Motility • SIM medium: SH2, Indole, Motility • Proteus: Swarms • Differentiation between Enterobacter cloacae (motile) from Klebsiellapneumoniae (Non motile)
Indole • Tryptophan Tryptophanase Deamination Intermediate products: Indole + …. • Detection: 5 drops Kovac’s reagent (contains paradimethlaminobenzaldehyde = PDAB) is added Red ring
Serology Usually in Salmonella, Shigella and E.colifinal detection (serotyping) by agglutination Ag+Ab test.
Coliforms • That part of this family which are normal inhabitants of the colon: E. coli Enterobacter Klebsiella Citrobacter So, E.coli is the indicator for fecal contamination of water supply: Lactose fermentation, Acid and gas production, growth at 44.5 C and typical colony on EMB. 4 colony count per dL in drinking water is indicative of unacceptable fecal contamination.
Antibiotic therapy • Must be individually tailored to the antibiotic sensitivity test (Antibiogram). • Penicillin and cephalosporin families. Aminoglycosides (Gentamicin, amikacin, kanamycin, streptomycin …), Chloramphenicol, tetracyclines, quinolones and sulfonamides.
Escherichia coli • Diseases • Diarrhea or dysentery • UTI 2. The most common cause of sepsis among negative rods 3. One of the 2 important causes of neonatal meningititis (the other is the group B streptococci) due to colonization of vagina by these organisms in about 25% of pregnant women.
Virolence factors: • Pili • Capsule • Endotoxin • Two exotoxins (enterotoxins).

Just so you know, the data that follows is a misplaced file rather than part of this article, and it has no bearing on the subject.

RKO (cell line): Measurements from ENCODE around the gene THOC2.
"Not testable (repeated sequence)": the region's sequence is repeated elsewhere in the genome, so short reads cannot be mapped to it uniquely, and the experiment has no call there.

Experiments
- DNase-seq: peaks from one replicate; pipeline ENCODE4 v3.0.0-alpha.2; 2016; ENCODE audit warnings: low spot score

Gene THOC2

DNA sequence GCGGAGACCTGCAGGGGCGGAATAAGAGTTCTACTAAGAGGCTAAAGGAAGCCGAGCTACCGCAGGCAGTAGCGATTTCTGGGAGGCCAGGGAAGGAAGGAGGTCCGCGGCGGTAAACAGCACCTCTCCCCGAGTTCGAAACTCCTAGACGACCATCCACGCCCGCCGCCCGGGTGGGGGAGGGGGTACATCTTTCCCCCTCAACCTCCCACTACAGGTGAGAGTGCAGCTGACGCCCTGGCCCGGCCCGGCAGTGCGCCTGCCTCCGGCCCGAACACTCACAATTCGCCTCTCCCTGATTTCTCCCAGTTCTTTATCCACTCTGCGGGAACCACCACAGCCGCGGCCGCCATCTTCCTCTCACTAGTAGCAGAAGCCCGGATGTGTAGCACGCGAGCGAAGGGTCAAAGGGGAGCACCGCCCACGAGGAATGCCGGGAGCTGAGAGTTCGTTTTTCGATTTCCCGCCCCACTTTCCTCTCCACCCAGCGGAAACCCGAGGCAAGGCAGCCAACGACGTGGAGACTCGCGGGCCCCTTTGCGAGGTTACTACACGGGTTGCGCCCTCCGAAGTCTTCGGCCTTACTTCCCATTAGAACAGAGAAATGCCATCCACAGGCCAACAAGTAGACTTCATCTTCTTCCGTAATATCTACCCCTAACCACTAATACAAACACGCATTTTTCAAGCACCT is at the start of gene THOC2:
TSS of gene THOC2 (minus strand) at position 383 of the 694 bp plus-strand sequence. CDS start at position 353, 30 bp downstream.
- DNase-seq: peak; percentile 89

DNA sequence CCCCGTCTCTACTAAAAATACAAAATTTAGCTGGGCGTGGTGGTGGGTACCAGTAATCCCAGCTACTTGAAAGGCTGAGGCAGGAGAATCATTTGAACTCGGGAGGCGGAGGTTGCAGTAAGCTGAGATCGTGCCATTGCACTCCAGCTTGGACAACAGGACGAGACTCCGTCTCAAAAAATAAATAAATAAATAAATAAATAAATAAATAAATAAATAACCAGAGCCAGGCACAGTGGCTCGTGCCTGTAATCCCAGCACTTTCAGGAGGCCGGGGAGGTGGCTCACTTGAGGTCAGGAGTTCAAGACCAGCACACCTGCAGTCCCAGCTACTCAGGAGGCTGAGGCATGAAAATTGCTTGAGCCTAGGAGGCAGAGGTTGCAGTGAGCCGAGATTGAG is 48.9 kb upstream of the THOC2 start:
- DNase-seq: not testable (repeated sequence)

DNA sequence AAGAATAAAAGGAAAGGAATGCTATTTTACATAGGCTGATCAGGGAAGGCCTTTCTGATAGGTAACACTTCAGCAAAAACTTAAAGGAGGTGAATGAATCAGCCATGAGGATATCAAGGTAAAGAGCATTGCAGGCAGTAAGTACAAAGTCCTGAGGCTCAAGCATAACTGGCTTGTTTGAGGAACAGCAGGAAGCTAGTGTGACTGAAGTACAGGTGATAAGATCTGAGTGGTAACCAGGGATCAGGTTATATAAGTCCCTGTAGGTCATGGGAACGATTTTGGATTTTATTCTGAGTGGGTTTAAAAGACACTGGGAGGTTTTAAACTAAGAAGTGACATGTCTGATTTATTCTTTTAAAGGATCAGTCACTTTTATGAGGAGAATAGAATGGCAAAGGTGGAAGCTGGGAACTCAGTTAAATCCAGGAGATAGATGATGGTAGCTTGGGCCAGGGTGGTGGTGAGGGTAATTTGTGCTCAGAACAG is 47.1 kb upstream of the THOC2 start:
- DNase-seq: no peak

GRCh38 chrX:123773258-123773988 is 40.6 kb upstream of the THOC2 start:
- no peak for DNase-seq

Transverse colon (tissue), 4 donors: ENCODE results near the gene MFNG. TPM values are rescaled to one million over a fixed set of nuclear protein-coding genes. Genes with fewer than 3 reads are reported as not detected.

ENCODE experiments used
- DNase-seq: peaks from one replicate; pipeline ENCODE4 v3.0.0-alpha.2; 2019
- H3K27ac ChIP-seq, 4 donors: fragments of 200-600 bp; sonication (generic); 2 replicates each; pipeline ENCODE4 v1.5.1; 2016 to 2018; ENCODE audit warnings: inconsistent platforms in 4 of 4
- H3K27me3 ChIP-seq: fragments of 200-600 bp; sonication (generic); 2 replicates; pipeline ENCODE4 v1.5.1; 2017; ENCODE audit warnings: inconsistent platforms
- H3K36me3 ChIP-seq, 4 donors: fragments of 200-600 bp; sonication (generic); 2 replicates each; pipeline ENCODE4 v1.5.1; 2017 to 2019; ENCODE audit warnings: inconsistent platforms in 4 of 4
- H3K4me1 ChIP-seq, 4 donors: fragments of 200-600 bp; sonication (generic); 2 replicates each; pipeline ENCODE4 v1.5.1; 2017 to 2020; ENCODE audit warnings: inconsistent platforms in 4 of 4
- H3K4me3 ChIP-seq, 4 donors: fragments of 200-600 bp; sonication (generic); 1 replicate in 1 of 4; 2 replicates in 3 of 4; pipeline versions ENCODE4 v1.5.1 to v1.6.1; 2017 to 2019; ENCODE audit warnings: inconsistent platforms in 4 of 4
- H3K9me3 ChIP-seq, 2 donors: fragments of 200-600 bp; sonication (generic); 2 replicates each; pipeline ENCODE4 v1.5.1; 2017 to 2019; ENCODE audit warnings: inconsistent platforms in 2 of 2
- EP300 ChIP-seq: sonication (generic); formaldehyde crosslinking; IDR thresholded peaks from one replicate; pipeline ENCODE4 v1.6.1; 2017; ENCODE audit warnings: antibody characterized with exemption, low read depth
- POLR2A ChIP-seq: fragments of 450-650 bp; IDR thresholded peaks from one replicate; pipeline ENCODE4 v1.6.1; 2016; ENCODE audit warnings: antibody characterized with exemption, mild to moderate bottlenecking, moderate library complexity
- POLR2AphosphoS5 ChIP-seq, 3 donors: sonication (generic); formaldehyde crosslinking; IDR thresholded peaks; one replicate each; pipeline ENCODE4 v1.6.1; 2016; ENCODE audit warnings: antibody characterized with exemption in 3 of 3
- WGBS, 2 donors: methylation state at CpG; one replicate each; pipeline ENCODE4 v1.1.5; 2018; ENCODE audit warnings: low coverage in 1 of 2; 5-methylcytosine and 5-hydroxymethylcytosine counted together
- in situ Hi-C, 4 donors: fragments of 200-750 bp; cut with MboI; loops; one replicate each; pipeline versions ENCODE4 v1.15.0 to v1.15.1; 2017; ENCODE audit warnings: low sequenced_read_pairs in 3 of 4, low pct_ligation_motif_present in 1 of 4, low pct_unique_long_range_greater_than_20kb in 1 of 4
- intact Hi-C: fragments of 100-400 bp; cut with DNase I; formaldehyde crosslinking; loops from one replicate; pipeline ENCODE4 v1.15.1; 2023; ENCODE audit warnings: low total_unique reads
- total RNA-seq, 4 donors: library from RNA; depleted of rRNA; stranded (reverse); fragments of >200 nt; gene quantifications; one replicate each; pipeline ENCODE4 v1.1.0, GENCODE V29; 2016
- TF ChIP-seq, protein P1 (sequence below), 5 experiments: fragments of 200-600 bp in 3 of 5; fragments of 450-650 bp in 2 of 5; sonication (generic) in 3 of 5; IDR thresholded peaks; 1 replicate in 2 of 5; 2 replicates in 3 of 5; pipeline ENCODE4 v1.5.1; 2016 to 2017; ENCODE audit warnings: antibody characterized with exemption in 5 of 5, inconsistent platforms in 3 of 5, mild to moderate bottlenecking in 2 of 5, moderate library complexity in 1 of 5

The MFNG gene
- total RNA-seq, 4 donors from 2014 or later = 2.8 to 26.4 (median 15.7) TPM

E. colipili (fimbriae) mannose • galactose • glycolipids • glycoproteins
Pathogenesis • E. coli attaches to the surface of jejunum and ileum by Pili Bacteria synthesize enterotoxins (exotoxins determined by plasmids) Diarrhea • The toxins are strikingly cell-specific: Cells of colon are not susceptible due to lack of receptors for the toxins.
EnteropathogenicE. coli (EPEC) • EnterotoxigenicE. coli (ETEC) • EnteroinvasiveE. coli (EIEC) • EnterohemorrhagicE. coli (EHEC)
EnteropathogenicE. coli (EPEC) • destruction of surface microvilli • fever • diarrhea • vomiting • nausea • non-bloody stools • Diarrhea is self-limited and short duration (1-3 days) Gut lumen
EnterotoxigenicE. coli • Travellers diarrhea • Diarrhea like cholera but milder • Diarrhea is self-limited and short duration (1-3 days)
EnterotoxigenicE. coli (ETEC) • Heat labile toxin (LT) • like choleragen • Adenylatecyclase activated • cyclic AMP concentration • secretion water/ions (potassium and chloride) • Heat stable toxin (ST) • Guanylatecyclase activated • cyclic GMP concentration • uptake water/ions (Sodium and Chloride)
EnterohemorrhagicE. coli (EHEC) • Produce verotoxin which works like Shiga toxin • Hemorrhagic • bloody, copious diarrhea • few leukocytes • hemolytic-uremic syndrome • hemolytic anemia • thrombocytopenia (low platelets) • kidney failure
Transmission electron micrograph Enterohemorrhagic E. coli • Usually O157:H7 Flagella
EnteroinvasiveE. coli (EIEC) Very similar to Shigella species (in biochemical and morphological traits) • Non lactose fermantative • Non motile • Invades to epithelial mucosal cells • Cause enteric inflammation
E. coli Transmission Meat products or sewage-contaminated vegetables
UTI • The most common agent for UTI (Cystitis, pyelonephritis): fever, chills, flank pain • Occurs primarily in women Attributed to 3 features which facilitate ascending infection into bladder: • A short urethra • Proximity of the urethra to the anus • Colonization of vagina by members of fecal flora. • The most frequent cause of nosocomial UTI. (equally in both men and women and associated with using catheters)